Periods Gone Public: Making a Stand for Menstrual Equity by Jennifer Weiss-Wolf

About the aut­hor: Lawyer, mens­trual acti­vist and foun­der of the orga­ni­sa­tion Period Equity
Publis­hed: Octo­ber 2017
Avail­able lan­guages: Eng­lish
Who is the book for? People with an inte­rest in mens­trua­tion, poli­tics and activism

Link to the book

What is the book about?

In her book Weiss-Wolf exami­nes why mens­trua­tion has become an important poli­ti­cal issue and tells the story of the (new) poli­ti­cal mens­trual move­ment. Weiss-Wolf wri­tes in her book about her own acti­vism and the struggle for mens­trual equity. She intro­du­ces various people who are chan­ging the period world aka revo­lu­tio­ni­zing it! Because mens­trua­tion is no lon­ger whis­pe­red about. Rather mens­trual acti­vists are chan­ging poli­tics: from the par­tial aboli­tion of the ‘tam­pon tax’ to chan­ges in the law to ensure access to afford­a­ble and safe period pro­ducts. Because to achieve an equal society we need laws and poli­cies that take into account that half of the popu­la­tion bleeds mon­thly for deca­des. Weiss-Wolf also draws atten­tion to the limi­ted access to mens­trual pro­ducts in pri­sons and when homeless. In any case, the book is thought-provoking!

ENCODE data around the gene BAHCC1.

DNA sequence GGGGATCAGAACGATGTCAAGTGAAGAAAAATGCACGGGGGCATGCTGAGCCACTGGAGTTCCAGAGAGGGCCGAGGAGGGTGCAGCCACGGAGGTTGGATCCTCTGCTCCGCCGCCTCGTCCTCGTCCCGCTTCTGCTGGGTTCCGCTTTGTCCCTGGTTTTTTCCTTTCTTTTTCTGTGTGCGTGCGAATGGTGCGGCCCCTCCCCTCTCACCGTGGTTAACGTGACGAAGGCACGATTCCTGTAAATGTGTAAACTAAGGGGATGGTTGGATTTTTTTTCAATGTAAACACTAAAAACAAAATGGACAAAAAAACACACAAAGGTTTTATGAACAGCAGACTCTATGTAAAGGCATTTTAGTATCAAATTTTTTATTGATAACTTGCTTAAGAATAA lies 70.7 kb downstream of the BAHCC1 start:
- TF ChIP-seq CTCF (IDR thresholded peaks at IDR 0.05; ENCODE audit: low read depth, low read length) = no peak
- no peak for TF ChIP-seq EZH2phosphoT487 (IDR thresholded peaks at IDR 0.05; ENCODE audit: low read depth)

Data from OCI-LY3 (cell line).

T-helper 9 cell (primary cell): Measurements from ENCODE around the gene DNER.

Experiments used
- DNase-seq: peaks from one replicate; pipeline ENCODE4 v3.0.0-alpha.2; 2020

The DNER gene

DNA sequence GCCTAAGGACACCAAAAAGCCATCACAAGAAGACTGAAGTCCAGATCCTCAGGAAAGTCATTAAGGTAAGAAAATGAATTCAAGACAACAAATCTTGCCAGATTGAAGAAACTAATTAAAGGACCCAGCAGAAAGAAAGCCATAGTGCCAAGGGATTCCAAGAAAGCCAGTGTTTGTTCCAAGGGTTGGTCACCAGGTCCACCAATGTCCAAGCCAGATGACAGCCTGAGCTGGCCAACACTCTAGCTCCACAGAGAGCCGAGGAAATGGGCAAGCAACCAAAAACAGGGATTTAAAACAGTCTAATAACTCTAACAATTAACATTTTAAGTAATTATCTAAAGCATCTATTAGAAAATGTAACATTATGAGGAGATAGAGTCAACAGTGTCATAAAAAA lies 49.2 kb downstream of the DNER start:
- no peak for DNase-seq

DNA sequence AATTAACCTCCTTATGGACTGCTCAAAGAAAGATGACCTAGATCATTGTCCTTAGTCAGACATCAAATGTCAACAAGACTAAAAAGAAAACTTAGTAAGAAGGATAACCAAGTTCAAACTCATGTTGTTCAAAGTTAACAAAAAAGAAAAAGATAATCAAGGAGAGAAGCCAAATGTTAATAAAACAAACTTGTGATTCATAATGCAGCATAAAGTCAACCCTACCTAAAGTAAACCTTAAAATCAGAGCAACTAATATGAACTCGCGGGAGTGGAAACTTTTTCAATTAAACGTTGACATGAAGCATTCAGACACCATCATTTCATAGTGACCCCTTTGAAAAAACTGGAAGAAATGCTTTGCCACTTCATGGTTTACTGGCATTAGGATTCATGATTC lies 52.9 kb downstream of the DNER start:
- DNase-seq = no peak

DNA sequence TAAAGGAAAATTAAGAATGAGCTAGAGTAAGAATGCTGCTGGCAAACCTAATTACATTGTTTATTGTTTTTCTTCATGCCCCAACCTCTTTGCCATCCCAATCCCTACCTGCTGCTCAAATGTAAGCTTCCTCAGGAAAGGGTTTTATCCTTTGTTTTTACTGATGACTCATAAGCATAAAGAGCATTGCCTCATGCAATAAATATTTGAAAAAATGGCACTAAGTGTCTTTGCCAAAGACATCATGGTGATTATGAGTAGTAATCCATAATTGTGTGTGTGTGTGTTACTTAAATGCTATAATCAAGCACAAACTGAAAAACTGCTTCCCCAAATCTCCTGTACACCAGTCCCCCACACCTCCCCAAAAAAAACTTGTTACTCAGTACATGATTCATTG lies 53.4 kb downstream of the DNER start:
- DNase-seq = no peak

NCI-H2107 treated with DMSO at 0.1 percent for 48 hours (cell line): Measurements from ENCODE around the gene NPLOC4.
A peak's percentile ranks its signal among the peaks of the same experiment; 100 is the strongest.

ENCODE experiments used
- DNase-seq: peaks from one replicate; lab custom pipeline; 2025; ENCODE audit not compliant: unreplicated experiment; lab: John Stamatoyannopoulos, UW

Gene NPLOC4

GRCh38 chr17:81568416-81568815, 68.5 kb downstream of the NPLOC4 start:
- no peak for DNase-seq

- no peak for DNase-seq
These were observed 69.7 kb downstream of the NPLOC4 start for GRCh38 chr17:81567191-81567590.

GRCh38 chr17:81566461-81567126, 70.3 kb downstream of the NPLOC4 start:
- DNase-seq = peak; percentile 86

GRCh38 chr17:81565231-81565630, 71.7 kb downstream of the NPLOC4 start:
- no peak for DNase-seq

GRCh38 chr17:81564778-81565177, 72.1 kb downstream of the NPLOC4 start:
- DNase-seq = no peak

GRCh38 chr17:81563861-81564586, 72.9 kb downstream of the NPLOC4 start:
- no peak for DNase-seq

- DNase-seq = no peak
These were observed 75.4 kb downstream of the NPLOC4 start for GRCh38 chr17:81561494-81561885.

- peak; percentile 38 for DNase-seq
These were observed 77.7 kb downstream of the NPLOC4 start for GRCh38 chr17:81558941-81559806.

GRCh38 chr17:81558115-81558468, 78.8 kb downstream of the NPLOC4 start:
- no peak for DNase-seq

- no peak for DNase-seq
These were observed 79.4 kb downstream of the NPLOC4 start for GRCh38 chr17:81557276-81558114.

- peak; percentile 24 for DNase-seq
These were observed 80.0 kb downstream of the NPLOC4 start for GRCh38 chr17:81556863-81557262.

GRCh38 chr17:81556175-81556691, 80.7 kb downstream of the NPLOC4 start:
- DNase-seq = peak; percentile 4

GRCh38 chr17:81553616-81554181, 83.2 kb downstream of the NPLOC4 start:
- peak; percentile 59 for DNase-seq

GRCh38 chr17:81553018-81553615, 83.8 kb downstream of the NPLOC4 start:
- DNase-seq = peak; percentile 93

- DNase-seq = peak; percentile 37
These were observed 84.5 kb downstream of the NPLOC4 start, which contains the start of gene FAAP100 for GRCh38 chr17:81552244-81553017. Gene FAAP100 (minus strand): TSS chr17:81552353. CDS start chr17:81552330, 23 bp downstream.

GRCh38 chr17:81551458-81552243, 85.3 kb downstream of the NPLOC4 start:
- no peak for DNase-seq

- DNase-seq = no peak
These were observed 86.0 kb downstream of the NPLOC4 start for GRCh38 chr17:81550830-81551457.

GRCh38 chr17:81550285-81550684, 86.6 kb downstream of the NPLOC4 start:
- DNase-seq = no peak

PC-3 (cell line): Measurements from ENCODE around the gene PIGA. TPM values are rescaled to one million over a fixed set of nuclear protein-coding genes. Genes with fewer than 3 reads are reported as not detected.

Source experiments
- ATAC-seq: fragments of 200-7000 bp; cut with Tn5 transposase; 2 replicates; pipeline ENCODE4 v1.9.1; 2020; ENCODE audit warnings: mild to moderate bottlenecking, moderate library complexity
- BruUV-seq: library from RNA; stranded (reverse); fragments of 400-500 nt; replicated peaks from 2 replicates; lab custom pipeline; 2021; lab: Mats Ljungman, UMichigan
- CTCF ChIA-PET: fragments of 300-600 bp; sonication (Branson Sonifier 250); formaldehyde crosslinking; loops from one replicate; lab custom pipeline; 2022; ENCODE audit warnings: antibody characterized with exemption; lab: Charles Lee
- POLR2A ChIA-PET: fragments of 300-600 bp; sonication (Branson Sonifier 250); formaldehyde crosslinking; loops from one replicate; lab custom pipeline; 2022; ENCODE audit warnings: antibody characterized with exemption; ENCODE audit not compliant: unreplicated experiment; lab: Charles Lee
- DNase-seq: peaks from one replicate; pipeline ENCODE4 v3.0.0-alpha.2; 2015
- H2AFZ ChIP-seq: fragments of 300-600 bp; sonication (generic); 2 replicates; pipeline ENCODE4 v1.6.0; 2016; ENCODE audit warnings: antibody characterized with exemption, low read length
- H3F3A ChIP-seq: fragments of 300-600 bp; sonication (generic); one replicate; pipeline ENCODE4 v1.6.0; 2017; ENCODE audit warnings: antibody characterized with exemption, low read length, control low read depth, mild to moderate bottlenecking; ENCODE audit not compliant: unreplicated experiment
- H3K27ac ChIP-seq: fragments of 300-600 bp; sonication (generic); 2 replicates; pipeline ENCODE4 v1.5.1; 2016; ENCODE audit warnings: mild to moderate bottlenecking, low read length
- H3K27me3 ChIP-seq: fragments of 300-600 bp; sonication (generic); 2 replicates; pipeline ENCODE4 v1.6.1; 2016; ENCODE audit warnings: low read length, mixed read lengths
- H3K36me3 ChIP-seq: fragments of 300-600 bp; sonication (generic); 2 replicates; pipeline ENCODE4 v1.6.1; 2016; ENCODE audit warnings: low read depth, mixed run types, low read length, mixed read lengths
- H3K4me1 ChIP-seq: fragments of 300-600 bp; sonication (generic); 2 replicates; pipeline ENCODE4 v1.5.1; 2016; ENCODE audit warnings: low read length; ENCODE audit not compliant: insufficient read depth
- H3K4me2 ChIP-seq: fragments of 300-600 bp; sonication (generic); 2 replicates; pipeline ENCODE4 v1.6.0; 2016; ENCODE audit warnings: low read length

For more menstrual equity

For Weiss-Wolf, mens­trua­tion is both the most nor­mal thing in the world as well as power.  She calls on us all to face the mens­trual taboo and pres­ents her own poli­ti­cal agenda on how we can work for more mens­trual equity. This can be as diverse as we humans are, for example in the form of social opi­ni­ons about mens­trua­tion, acti­vism or pro­duct innovation.